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Should You Seek Counseling for Infertility?

Let me be honest: In my three-plus years of trying to conceive— first naturally, then with IUIs and finally with IVF—I never went to therapy. I didn't even go to group therapy. First, because I kept getting pregnant, I thought it was only a matter of time that I'd be a mom. (It was a matter of time, just a very, very long time.) Second, I was so mired in the world of getting pregnant, I didn't even realize how much of a toll it was taking on me psychologically. And finally, I don't think I even knew it was a thing— seeking support from others who have been in your situation or at least understood your situation, as opposed to friends who really didn't understand why I was in such a tizzy most of the time.

But fertility counseling is a thing and it's not just for the woman, but the couple, if she's part of one. "Regardless of which member of the couple has the medical problem, the issue of infertility is still shared by the couple," according to Psychological Issues Related to Infertility. "As a result, the couple should be encouraged to participate together in all aspects of the process of evaluation and treatment. In this way, each member of the couple will have a better understanding of the demands made on the other and will be more likely to be a support for his or her partner." Instead of only focusing on the medical and mechanical aspects of the process, the doctor should help the couples talk about their feelings and expectations and refer them to counseling—including connecting them to RESOLVE, the national infertility association.

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Barbara Collura, president/CEO of RESOLVE, recommends "therapy with a mental health professional trained in infertility if your infertility diagnosis is interfering with any major life functions, if you are feeling depressed and unable to participate in regular activities, if your relationships are severed or strained. I would also recommend a professional if attending a support group (either through RESOLVE or other groups) has not helped you."

But what can a therapist specializing in infertility do, I wondered, that was different from a regular therapist?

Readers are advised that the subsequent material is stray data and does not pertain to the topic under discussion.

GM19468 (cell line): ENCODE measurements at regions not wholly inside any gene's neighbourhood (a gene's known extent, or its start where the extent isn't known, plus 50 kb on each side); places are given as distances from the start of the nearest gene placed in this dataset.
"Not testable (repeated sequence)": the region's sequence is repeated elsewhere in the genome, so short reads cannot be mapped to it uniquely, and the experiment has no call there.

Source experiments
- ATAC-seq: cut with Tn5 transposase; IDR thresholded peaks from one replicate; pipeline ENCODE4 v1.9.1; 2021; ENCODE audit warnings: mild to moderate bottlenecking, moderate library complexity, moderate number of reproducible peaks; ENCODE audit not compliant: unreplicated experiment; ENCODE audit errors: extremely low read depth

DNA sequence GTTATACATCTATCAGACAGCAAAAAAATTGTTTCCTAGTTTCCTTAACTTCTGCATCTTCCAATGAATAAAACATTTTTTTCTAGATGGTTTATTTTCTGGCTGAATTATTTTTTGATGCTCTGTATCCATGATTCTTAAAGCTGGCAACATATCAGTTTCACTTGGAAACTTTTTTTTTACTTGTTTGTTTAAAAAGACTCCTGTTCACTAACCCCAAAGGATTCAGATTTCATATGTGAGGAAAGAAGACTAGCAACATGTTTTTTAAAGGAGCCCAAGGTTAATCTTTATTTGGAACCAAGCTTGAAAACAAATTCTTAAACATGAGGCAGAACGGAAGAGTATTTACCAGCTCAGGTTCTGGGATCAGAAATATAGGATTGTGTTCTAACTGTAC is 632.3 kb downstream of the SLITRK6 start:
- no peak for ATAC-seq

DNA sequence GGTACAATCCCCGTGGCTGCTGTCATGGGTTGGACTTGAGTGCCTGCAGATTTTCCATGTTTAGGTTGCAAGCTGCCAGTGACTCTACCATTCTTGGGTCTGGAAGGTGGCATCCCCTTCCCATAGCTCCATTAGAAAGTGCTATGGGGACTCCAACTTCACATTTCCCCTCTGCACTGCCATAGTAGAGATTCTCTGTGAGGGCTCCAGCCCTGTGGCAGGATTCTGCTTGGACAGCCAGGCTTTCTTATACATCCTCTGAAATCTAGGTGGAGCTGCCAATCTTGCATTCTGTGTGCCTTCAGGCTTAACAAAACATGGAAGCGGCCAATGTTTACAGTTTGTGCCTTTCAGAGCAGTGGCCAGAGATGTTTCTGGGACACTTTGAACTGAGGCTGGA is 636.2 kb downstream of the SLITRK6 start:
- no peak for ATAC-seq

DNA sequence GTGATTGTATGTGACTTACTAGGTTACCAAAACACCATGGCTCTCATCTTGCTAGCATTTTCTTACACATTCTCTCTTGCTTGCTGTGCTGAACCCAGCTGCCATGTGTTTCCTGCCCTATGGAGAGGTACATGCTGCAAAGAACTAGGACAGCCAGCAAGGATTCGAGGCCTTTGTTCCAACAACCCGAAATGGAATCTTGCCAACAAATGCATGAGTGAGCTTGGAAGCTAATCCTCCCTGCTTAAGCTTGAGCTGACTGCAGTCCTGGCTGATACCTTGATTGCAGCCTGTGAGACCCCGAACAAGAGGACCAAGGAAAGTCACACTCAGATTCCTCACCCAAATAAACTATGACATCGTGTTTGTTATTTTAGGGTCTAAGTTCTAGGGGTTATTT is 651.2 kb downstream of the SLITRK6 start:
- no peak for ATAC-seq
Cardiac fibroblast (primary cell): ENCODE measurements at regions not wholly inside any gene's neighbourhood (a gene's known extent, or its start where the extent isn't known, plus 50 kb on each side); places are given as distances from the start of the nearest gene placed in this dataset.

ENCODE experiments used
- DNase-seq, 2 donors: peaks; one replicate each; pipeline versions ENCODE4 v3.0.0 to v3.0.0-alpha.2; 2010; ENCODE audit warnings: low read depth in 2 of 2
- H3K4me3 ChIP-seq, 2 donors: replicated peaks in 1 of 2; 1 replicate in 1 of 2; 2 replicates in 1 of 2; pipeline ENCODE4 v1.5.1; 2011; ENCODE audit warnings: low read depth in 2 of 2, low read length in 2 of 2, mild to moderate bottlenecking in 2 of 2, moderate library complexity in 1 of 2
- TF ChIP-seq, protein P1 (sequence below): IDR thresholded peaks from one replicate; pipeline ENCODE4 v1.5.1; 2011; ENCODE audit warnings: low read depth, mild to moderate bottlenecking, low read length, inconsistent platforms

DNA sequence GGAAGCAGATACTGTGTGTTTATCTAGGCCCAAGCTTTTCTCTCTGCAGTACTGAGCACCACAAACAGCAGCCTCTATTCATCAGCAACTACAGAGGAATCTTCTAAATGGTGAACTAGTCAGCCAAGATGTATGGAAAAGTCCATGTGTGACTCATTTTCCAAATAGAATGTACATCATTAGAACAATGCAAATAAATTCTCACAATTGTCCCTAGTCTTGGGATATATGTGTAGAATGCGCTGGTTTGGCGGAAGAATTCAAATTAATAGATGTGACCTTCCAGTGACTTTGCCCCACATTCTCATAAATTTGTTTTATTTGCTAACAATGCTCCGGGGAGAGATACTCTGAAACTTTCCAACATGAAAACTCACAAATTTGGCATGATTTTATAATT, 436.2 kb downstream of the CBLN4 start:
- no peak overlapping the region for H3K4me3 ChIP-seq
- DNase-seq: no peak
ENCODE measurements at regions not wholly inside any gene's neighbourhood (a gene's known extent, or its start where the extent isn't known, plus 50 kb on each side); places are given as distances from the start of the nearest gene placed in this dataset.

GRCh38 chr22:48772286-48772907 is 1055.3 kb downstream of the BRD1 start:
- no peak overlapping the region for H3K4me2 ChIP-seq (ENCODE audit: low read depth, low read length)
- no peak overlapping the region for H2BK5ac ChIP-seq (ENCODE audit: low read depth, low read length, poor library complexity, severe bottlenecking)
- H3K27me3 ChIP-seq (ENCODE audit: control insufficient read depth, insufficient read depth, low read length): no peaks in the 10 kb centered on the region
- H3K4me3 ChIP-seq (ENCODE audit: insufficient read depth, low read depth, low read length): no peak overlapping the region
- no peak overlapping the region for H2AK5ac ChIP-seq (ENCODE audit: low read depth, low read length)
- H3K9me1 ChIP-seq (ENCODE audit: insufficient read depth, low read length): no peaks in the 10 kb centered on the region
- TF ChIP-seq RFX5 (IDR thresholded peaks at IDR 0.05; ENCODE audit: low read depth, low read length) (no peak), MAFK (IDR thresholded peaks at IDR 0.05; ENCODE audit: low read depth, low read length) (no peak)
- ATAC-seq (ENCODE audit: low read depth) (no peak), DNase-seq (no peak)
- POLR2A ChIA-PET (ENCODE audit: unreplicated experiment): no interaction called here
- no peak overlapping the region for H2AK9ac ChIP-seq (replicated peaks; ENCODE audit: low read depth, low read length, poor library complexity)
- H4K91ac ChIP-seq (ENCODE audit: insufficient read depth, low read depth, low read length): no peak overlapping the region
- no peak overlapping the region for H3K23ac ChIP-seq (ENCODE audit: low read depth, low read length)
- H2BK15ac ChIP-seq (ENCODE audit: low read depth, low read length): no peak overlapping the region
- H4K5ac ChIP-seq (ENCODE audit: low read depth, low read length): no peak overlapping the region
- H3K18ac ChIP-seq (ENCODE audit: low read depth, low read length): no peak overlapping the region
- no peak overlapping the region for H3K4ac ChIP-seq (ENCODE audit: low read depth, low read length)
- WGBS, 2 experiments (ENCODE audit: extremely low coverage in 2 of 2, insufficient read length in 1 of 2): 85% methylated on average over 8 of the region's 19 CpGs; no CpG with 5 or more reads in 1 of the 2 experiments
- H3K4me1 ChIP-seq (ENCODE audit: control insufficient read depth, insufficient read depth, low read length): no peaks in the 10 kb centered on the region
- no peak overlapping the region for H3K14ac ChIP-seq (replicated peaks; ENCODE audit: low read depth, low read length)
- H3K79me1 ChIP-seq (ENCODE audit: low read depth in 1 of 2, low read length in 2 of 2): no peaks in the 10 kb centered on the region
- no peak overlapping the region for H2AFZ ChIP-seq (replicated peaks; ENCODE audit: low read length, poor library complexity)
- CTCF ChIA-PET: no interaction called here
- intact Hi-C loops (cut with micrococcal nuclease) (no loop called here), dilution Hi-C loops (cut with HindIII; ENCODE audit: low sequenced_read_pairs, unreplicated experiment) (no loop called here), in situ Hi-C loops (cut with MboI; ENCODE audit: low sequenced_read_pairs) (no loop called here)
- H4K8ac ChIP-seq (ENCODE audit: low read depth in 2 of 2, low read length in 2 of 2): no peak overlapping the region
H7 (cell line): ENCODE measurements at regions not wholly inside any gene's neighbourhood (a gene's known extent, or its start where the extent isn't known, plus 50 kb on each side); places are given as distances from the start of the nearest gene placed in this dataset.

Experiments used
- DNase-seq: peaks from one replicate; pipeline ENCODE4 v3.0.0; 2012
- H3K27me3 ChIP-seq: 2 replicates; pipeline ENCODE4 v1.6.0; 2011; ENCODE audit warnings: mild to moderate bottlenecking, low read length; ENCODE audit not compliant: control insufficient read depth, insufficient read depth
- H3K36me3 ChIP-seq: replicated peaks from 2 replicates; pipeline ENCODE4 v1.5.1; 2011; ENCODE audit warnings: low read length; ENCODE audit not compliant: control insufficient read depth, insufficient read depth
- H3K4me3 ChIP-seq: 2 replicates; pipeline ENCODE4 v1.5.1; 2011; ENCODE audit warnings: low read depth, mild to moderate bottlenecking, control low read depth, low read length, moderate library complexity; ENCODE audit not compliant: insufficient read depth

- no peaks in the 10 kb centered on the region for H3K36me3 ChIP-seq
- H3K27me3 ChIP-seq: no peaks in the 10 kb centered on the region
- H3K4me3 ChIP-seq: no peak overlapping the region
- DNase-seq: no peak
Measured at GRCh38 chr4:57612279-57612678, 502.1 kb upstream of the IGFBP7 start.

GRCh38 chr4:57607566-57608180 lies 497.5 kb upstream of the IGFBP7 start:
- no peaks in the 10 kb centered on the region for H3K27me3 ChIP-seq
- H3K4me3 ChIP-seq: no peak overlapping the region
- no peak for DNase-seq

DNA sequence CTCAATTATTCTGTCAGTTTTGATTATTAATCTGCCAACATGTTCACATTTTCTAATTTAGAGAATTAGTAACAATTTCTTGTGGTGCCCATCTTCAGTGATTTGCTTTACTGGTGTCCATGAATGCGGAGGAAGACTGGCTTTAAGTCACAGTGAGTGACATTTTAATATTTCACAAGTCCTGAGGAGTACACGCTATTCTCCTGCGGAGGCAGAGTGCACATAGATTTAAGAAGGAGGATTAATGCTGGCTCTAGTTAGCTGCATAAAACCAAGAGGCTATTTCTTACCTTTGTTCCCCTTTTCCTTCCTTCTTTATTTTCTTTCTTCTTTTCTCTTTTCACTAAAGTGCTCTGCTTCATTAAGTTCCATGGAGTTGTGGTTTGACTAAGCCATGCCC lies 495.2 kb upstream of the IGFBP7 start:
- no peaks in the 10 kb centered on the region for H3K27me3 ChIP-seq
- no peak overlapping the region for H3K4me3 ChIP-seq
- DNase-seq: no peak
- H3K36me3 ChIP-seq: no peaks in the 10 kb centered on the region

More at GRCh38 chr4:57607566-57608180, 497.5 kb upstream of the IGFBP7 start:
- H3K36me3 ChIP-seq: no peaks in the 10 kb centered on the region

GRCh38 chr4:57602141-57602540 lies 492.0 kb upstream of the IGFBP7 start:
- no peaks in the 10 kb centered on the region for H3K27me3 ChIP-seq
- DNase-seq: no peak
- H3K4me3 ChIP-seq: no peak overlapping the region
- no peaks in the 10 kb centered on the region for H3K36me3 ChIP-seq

"I think that it's so hard for people to understand how to contain their anxiety around what might or might not happen," says Lori Gottlieb, a psychotherapist specializing in reproductive counseling who helps couples or individuals deal with their emotions through all stages of their fertility journey.

"So how do you talk about it together? How do you make decisions based on that? How do you go through your third IVF and the other person might be relieved it didn't work out and you don't want to give up?"

A couple might have different ideas about what their going through, she says, with one thinking it's so important to have a child and another thinking they'd like to but if doesn't work out that's okay. "So how do you talk about it together? How do you make decisions based on that? How do you go through your third IVF and the other person might be relieved it didn't work out and you don't want to give up?"

She also deals with questions like how important genetics are to the couple. For instance if one person gets to use their biology and the other doesn't—as in the case with donor eggs or donor sperm. Or how not to resent a partner when one person's reproductive system isn't working. Or even something as seemingly simple as how a single person should talk about it with their friends. "It's un-PC to talk about this with your friends," she says.

It's true that people not involved in the fertility journey often say, "Oh, a child is just a child—it doesn't matter how you get it!" But there are real, complicated and mixed emotions with all of it that's not so simple.

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Gottlieb, who has a donor-conceived child and attended medical school, is familiar with all the different fertility processes, so you won't have to explain to her what a failed IUI means, why a low FSH hormone level is depressing, or what the next step to consider is if your eggs don't fertilize—like you might have to with a therapist not specializing in reproductive medicine.

"Therapy helps dealing with grief as you go through it, so you don't get spent and exhausted and give up," she says, noting that most of her clients, in the end, become parents. "If you deal with grief as you go through it, it will help get the end result you want to get to that's not so painful."

Image via Getty Images

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